A member of a college, especially within a university.
- ‘This farce is set in the upper-crust atmosphere of England's Oxford University in 1892, where the trio of collegians try every trick in the book to keep their secret liaisons a secret.’
- ‘Missy Buttry, a senior at Wartburg College, Waverly, Iowa, became the first collegian to win a third consecutive national cross-country title.’
- ‘For young collegians, it can serve as a reminder of the glory days of our national sport.’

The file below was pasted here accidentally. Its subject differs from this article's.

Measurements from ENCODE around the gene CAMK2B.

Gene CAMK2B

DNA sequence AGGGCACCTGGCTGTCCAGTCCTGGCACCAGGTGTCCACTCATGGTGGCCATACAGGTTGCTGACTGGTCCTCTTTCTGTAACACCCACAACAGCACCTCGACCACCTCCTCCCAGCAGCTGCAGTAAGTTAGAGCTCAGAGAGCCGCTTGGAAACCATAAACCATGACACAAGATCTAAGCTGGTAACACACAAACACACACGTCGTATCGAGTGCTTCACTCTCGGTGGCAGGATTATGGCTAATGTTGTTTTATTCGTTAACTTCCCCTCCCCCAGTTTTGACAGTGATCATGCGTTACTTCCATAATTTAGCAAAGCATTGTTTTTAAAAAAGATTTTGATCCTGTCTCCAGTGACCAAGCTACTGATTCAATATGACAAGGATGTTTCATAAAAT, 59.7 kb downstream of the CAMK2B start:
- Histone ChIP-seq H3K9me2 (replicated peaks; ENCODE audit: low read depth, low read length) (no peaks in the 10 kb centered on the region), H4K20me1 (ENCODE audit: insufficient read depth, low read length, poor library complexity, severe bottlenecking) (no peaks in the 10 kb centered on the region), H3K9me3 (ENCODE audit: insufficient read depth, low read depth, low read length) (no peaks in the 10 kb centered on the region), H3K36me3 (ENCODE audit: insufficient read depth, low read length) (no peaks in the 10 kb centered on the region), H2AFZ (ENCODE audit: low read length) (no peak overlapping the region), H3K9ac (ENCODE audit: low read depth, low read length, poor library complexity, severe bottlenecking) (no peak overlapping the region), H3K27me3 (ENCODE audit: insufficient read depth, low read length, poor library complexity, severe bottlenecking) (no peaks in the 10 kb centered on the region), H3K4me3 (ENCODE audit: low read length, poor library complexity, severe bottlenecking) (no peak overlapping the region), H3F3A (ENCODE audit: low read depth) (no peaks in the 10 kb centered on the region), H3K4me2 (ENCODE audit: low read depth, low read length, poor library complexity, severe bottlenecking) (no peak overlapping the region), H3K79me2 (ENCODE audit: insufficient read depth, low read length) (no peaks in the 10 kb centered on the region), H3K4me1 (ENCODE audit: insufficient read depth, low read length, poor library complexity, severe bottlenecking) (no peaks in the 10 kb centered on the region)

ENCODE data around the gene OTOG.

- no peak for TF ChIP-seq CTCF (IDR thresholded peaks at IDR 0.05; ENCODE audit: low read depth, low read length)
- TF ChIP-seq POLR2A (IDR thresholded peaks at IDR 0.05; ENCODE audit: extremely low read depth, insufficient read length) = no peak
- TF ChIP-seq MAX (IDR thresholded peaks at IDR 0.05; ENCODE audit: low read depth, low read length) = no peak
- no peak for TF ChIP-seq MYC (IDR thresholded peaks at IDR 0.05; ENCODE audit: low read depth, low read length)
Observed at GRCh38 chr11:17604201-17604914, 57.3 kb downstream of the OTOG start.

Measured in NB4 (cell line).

- ‘He was also supported by many collegians, scholars, civic activists and legislators, mostly those associated with the ruling Uri Party and the Democratic Labor Party.’
Late Middle English: from medieval Latin collegianus, from collegium ‘partnership’ (see college).
We take a look at several popular, though confusing, punctuation marks.